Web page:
BY RYAN BLACK | firstname.lastname@example.org
AUBURN, Ala. — Not all players are built the same.
Take the much talked-about freshmen defensive line trio of Carl Lawson, Montravius Adams and Elijah Daniel. All three arrived on campus physically fit far beyond their years.
It didn’t take their new teammates long to notice, either.
“Those guys came in with college bodies,” senior defensive end Nosa Eguae said. “We’re all looking forward to it. They’re all eager to learn. Me and Carl (Lawson), we sat down for 30 minutes just going over the playbook the other day.”
Eguae left little doubt that he believed all would be able to step in and help the Tigers from Day 1.
“Definitely, they do,” he said. “But you’ve got to go out there and you’ve got to do it with the pads on. We all know that and they know that. We’re all looking forward to getting those pads on, getting with (defensive line) Coach (Rodney) Garner, getting into the grind of two-a-days and making plays.”
Then again, that doesn’t make the trio any different than the rest of Auburn’s 2013 recruiting class. Head coach Gus Malzahn said the expectation is that all first-year players — be they true freshmen or junior college transfers — will be given the chance to get on the field right away.
“That’s just where we’re at as a team,” he said. “We’re going to go into this thing and try to give them as many opportunities early in fall camp so we can evaluate them and try to make quick decisions. That’s the tough thing as a coach — you’ve got to make decisions fairly quick about moving forward, especially with young guys. But they’re all going to have an opportunity to help.”
The difficult equilibrium the coaching staff has to maintain is between pushing them to contribute instantly and expecting too much, too soon.
After 30-plus years in coaching, Tigers defensive coordinator Ellis Johnson has confronted this issue on countless occasions.
“They’re very capable talent-wise, and we do have some areas where we think their ability is going to be key — third down, edge pass rush,” he said. ” … Still, until you get them on the field and start working with them in the big picture, you just never know.”
While Lawson, Adams and Daniel have yet to don pads, they have impressed their teammates all summer during “captain’s practices.” Perhaps the most readily-apparent trait they’ve brought is an endless supply of energy.
That exuberance can get a bit out of control at times, though.
“I have to remind some of them, ‘Listen, this is no pads,'” senior defensive tackle Jeff Whitaker said. “And they’ll look at me like, ‘No problem, no problem.’ And then they go out there and try to bullrush. And I’m like, ‘Oh, no, no. We’re just walking through the steps. We’re going to be all right.'”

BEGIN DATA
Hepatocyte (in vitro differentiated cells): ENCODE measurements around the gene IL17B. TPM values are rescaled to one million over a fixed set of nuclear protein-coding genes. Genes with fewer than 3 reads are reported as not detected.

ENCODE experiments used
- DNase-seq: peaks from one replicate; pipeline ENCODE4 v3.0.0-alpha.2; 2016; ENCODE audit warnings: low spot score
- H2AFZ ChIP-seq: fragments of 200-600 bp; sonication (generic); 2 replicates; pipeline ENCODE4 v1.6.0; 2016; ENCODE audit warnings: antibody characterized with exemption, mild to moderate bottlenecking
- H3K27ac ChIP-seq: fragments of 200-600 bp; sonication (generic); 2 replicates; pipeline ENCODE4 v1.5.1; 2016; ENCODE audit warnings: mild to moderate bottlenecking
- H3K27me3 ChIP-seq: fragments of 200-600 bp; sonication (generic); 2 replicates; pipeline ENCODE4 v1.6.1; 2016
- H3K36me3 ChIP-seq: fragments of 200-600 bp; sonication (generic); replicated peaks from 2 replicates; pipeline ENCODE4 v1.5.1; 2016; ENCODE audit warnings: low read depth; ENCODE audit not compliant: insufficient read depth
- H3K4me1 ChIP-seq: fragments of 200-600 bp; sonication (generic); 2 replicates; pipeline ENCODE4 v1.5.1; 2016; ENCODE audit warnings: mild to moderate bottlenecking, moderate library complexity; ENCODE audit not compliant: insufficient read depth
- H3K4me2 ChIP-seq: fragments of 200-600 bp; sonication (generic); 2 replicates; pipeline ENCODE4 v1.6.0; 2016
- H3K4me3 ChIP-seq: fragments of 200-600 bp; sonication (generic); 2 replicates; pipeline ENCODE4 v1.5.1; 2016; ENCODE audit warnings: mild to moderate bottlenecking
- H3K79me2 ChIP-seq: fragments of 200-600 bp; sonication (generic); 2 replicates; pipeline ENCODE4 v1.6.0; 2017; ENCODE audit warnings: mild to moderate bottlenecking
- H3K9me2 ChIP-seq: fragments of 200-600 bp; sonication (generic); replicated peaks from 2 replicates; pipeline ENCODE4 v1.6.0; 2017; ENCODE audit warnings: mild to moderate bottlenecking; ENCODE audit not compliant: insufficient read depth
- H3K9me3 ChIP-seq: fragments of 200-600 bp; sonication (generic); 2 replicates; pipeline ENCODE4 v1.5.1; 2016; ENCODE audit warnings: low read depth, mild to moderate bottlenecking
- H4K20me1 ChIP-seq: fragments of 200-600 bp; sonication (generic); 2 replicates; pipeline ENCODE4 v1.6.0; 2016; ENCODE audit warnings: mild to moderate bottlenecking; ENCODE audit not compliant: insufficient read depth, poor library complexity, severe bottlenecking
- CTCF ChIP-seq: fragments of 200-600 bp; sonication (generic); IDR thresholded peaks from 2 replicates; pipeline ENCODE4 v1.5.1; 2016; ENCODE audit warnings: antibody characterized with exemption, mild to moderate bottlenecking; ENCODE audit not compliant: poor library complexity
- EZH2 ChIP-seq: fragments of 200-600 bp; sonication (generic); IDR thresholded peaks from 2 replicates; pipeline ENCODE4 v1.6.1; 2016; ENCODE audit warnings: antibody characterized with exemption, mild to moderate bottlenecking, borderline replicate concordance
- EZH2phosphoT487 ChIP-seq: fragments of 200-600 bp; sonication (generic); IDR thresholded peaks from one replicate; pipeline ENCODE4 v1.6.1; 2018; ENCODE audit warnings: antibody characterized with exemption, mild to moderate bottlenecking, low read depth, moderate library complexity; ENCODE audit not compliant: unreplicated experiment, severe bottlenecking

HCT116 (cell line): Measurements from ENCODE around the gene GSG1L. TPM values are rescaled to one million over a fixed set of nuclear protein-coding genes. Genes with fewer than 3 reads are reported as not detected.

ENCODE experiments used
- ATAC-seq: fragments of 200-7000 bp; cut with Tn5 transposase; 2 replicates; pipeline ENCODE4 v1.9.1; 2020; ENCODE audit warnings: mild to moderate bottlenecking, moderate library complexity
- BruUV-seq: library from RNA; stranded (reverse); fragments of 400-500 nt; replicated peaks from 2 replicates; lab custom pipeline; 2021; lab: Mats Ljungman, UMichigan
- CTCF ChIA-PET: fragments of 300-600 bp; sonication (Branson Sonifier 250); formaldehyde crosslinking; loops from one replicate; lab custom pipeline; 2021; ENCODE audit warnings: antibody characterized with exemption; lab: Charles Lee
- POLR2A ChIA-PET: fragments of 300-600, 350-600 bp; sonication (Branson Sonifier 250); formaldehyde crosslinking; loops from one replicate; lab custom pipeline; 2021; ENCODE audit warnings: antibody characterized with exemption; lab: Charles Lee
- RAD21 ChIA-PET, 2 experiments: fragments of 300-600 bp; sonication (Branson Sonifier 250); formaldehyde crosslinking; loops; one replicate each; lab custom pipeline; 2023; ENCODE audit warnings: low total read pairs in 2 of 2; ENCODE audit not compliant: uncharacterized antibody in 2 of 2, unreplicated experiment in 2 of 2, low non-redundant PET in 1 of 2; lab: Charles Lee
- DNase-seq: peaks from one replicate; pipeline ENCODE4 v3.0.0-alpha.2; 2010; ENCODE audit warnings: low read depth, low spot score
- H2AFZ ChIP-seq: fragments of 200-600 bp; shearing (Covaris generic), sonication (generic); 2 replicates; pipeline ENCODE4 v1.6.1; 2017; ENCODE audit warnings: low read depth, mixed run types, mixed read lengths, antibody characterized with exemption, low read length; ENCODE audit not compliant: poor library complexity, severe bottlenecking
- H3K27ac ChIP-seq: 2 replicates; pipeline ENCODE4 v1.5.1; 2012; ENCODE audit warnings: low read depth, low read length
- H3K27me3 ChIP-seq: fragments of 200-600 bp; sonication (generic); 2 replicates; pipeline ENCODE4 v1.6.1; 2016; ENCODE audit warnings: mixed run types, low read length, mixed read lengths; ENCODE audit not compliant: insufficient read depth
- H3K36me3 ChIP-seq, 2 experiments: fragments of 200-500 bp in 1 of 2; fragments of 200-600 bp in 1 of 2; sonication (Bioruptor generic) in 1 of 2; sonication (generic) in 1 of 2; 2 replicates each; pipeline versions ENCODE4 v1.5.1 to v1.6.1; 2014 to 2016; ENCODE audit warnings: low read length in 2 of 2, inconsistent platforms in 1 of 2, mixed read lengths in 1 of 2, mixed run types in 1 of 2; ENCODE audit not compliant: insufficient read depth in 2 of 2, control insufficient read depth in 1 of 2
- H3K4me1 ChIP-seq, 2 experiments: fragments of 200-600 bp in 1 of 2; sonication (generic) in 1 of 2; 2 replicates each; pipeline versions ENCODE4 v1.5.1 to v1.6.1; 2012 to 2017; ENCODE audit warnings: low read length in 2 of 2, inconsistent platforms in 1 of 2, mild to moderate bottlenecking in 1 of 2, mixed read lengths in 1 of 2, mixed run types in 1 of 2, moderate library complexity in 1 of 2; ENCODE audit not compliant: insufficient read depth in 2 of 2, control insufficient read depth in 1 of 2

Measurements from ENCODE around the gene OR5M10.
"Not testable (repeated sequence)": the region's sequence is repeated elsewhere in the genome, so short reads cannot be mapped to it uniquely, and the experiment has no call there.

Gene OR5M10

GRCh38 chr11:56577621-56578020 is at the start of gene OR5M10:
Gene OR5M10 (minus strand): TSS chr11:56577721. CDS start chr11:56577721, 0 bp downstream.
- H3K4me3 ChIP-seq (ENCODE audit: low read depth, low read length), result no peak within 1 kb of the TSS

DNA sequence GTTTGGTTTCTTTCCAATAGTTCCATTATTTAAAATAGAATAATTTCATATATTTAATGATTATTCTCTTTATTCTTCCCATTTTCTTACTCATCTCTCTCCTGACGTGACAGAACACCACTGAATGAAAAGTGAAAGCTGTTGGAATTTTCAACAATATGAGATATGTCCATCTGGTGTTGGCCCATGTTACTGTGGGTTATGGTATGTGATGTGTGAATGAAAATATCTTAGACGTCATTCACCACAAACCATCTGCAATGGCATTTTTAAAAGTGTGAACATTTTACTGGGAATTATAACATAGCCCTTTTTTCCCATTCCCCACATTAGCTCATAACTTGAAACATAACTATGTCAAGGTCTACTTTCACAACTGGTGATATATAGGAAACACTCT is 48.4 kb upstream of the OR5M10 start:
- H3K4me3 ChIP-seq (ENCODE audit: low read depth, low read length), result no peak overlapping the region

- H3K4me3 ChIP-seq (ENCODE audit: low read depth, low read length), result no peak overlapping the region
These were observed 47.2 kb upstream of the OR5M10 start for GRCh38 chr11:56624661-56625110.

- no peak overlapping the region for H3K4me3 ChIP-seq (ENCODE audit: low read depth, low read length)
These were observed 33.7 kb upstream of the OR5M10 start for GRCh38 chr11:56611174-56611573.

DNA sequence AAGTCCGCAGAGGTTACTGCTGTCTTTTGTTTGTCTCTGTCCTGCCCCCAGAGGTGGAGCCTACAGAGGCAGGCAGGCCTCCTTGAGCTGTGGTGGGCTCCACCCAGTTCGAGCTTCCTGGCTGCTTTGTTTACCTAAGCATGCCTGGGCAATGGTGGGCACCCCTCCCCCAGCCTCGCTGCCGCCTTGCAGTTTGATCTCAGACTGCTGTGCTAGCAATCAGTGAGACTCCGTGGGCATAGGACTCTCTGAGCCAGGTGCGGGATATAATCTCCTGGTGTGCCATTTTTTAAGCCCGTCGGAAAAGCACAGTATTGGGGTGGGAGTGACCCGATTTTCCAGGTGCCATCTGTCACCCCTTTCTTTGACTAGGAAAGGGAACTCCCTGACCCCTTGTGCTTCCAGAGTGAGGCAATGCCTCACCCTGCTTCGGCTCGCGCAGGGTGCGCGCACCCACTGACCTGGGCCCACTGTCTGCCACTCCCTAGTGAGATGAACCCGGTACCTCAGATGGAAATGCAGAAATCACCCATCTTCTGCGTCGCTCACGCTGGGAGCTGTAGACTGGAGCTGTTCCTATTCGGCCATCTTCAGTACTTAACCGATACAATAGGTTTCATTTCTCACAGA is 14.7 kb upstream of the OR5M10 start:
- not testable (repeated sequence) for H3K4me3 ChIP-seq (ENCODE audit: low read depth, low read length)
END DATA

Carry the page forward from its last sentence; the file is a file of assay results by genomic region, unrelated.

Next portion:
Reese Dismukes echoed Whitaker, noting how much enthusiasm the three have displayed during the player-led summer practices. But he wasn’t willing to go too far in his praise, pointing out that doing it in the summer is fine. What really counts is doing the same in front of the coaches during fall camp, and eventually, during the season itself.
“I mean, they all look good,” the junior center said. (But) you never know what the guy’s going to do until you put pads on, and you get out there and it’s 110 degrees and everything’s flying at you. You never know how anyone’s going to respond to that.”
Aside from their natural talent, Dismukes said the group has one other factor in its favor which others may not take into account.
“I think it’s better that they’re on the D-line,” he said. “They have more of a chance to step in and provide. I’m not real familiar with their scheme or anything, but I know that it’s not as intense as learning the whole offensive playbook. But I think they’ll all have a chance to succeed.”
An attribute all three have been blessed with is a quick first step, with members of both the offensive and defensive lines continually praising how well they “get off” the ball. It doesn’t hurt that they join an already-stacked unit to lean on for advice.
Left defensive end Dee Ford is one of the top players in the SEC at his position, joined by Eguae on the right side. Then there’s Whitaker, Gabe Wright and Angelo Blackson at tackle, not to mention Kenneth Carter, who saw time at end during spring practice after spending his first three years at tackle. Needless to say, the Tigers have no shortage of talented defensive linemen — and that’s before throwing Lawson, Adams and Daniel into the mix.
Whitaker, for one, couldn’t contain his excitement. The defensive line is a sight to behold.
He hopes to be able to say the same this fall and in the years to come.
“When we were out there the other day during warmups, it was like a whole team of D-linemen,” he said. “It just makes you feel better about the young group. The future looks good.”